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Comparative molecular analysis of cancer behavior cultured in vitro, in vivo, and ex vivo

Citation

Hum, Nicholas R. et al. (2021), Comparative molecular analysis of cancer behavior cultured in vitro, in vivo, and ex vivo, Dryad, Dataset, https://doi.org/10.6071/M3K96Q

Abstract

Current pre-clinical models of cancer fail to recapitulate the cancer cell behavior in primary tumors primarily because of the lack of a deeper understanding of the effects that the microenvironment has on cancer cell phenotype. Transcriptomic profiling of 4T1 murine mammary carcinoma cells from 2D and 3D cultures, subcutaneous or orthotopic allografts (from immunocompetent or immunodeficient mice), as well as ex vivo tumoroids, revealed differences in molecular signatures including altered expression of genes involved in cell cycle progression, cell signaling and extracellular matrix remodeling. The 3D culture platforms had more in vivo-like transcriptional profiles than 2D cultures. In vivo tumors had more cells undergoing epithelial-to-mesenchymal transition (EMT) while in vitro cultures had cells residing primarily in an epithelial or mesenchymal state. Ex vivo tumoroids incorporated aspects of in vivo and in vitro culturing, retaining higher abundance of cells undergoing EMT while shifting cancer cell fate towards a more mesenchymal state. Cellular heterogeneity surveyed by scRNA-seq revealed that ex vivo tumoroids, while rapidly expanding cancer and fibroblast populations, lose a significant proportion of immune components. This study emphasizes the need to improve in vitro culture systems and preserve syngeneic-like tumor composition by maintaining similar EMT heterogeneity as well as inclusion of stromal subpopulations.

Methods

Single-Cell Sequencing and Data Analysis

Tumor growth, digestion, and isolation of cell suspensions were prepared as previously described for tumor digests and tumoroids were dissociated as previously described. Then, 2 subsequent washes in sterile PBS + 0.04% non-acetylated BSA were performed to further remove debris from final suspension. Cell pellets were resuspended in PBS with 0.04% non-acetylated BSA prior to single-cell sequencing preparation using Chromium Single-cell 3ʹ GEM, Library & Gel Bead Kit v3 (10× Genomics, Catalog no. 1000075) on a 10× Genomics Chromium Controller following manufacturers protocol.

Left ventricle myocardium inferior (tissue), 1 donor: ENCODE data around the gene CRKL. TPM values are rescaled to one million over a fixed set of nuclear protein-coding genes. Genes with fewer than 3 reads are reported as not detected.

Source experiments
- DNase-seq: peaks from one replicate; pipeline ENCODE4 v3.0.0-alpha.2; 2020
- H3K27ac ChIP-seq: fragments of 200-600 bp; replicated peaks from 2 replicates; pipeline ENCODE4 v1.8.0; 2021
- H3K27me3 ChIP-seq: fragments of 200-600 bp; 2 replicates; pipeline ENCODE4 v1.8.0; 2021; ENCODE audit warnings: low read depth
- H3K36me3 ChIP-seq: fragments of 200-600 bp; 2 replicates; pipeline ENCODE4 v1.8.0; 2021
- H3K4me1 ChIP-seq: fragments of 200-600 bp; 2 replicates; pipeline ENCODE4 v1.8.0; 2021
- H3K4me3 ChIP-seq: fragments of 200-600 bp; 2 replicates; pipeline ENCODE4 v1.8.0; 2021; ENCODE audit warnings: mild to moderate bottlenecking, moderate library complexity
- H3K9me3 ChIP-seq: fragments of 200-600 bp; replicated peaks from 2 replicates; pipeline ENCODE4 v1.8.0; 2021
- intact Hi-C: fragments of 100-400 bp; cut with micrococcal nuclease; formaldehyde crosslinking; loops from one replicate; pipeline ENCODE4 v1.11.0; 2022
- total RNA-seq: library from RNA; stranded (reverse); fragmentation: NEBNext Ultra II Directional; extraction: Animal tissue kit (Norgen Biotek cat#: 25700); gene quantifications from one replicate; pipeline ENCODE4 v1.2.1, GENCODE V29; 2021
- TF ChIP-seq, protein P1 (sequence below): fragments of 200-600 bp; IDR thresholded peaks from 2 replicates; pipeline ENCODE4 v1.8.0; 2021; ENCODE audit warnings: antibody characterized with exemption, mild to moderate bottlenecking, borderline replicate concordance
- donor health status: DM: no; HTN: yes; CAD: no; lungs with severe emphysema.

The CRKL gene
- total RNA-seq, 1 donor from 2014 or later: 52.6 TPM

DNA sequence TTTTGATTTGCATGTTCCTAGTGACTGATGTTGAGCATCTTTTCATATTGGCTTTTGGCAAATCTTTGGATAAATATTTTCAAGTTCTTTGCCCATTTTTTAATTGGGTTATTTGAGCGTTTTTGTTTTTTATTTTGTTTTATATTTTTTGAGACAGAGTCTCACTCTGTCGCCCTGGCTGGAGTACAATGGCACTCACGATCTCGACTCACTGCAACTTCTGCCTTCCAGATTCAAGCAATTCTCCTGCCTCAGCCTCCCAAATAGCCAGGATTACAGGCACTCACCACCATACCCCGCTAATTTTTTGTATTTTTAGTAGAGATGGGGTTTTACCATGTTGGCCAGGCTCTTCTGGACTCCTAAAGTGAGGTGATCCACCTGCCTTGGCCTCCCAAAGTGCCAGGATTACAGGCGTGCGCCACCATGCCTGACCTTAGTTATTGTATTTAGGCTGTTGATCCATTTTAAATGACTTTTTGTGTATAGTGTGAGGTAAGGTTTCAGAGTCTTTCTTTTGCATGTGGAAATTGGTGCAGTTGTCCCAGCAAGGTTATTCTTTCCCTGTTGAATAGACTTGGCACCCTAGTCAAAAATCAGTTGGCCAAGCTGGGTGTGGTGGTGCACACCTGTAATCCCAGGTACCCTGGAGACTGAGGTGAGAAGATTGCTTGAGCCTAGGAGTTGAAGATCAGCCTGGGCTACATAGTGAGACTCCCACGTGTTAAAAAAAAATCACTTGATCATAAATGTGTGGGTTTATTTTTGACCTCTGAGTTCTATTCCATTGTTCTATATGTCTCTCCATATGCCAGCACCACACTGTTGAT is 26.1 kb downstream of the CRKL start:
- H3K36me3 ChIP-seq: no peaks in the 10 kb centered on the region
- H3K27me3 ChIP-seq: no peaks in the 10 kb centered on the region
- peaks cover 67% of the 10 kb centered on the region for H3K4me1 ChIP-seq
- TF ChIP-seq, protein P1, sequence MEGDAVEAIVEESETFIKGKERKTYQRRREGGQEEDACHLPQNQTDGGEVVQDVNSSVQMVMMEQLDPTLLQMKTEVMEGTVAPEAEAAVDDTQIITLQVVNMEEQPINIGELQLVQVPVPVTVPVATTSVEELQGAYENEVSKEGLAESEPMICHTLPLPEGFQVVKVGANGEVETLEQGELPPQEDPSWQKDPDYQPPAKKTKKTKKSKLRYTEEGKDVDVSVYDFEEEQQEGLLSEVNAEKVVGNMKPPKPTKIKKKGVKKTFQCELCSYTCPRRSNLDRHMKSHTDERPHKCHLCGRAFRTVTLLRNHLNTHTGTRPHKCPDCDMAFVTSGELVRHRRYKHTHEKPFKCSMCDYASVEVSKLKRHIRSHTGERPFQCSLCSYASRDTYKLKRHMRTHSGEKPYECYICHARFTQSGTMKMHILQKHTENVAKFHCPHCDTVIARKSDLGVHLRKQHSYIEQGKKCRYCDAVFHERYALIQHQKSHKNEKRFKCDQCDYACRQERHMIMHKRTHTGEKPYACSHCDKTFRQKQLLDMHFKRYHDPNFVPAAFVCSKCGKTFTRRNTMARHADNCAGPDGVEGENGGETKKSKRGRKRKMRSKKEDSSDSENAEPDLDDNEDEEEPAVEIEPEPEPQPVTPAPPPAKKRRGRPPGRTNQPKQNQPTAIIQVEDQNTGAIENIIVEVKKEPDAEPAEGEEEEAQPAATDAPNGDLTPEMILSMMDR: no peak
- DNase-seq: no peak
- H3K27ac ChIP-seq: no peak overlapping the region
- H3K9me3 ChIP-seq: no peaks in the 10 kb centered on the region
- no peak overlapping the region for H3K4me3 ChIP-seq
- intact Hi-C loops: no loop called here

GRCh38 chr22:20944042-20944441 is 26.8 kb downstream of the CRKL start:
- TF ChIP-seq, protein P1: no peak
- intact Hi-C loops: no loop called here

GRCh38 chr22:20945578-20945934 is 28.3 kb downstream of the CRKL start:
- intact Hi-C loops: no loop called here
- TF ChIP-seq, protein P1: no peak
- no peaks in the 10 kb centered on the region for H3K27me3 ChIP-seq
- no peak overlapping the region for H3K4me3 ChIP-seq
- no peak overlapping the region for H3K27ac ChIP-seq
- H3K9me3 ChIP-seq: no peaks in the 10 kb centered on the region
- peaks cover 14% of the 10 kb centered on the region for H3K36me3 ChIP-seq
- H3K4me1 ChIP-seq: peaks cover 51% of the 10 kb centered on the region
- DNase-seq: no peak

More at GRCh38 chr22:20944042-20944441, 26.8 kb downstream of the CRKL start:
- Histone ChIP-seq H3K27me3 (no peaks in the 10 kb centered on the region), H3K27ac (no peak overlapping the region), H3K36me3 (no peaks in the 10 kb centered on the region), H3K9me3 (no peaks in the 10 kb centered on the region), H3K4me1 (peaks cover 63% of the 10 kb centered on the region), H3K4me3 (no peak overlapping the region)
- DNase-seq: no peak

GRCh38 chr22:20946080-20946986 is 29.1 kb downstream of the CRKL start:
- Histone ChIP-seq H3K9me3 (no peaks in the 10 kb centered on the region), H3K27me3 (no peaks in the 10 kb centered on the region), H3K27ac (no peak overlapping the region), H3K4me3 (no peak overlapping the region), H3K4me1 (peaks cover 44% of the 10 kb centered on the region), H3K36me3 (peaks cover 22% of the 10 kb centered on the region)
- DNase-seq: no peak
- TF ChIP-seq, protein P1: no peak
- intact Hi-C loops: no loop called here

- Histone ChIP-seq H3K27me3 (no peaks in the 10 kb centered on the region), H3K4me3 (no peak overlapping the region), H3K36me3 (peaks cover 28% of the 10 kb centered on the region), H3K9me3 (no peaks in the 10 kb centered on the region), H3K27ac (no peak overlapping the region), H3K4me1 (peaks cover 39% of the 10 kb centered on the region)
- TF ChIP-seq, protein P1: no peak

Sequencing data was demultiplexed, quality controlled, and analyzed using Cell Ranger (10× Genomics) and Seurat [42]. Data analysis, expression values, and representative plots were generated using Loupe Cell Browser (10× Genomics) and Seurat (26). The Cell Ranger Single-Cell Software Suite was used to perform sample demultiplexing, barcode processing, and single-cell 3′gene counting. Samples were first demultiplexed and then aligned to the mouse genome (mm10) using “cellranger mkfastq” with default parameters. Unique molecular identifier (UMI) counts were generated using “cellranger count”. Further analysis was performed in R using the Seurat package. For in vivo and ex vivo samples, we performed an integrated analysis to identify and compare common cell types. Cells with fewer than 500 detected genes per cell and genes that were expressed by fewer than 5 cells were not included in the analysis. Prior to data integration, we performed a log-normalization and identified the 2000 most variable genes in each dataset. Subsequently, integration anchors were identified and both datasets were integrated to generate a new integrated matrix. The integrated matrix was then scaled to a mean of 0 and variance of 1 and the dimensionality of the data was reduced by principal component analysis (PCA) (30 principle components). Subsequently, a non-linear dimensional reduction was performed via uniform manifold approximation and projection (UMAP) using the first 20 principle components. Then, we used a graph-based clustering approach to cluster cells. We constructed a K-nearest-neighbor (KNN) graph based on the euclidean distance in PCA space using the “FindNeighbors” function and applied Louvain algorithm to iteratively group cells together by “FindClusters” function (resolution = 0.5). A total of 14 clusters were identified in the integrated dataset.

Cell type identification based on high gene expression of the following genes relative to all cells: Cancer: Epcam; Proliferating Cancer: Epcam/Mki67; Fibroblast: Thy1/Dcn; Myofibroblasts: Thy1/Dcn/Acta2; Endothelial: Pecam1/Cdh5; Neutrophils: S100a8/Retnlg; Myeloid: Ptprc/CD14; M2-like Macrophages: Ptprc/CD14/Mrc1/Cd163; Inflammatory macrophages: Ptprc/CD14/Il1b; Proliferating myeloid: Ptprc/CD14/Mki67; T-Cell/NK Cells: Ptprc/Thy1/CD3e/Nkg7; B Cells: Ptprc/CD19/CD79a.

Funding

LDRD, Award: 19-SI-003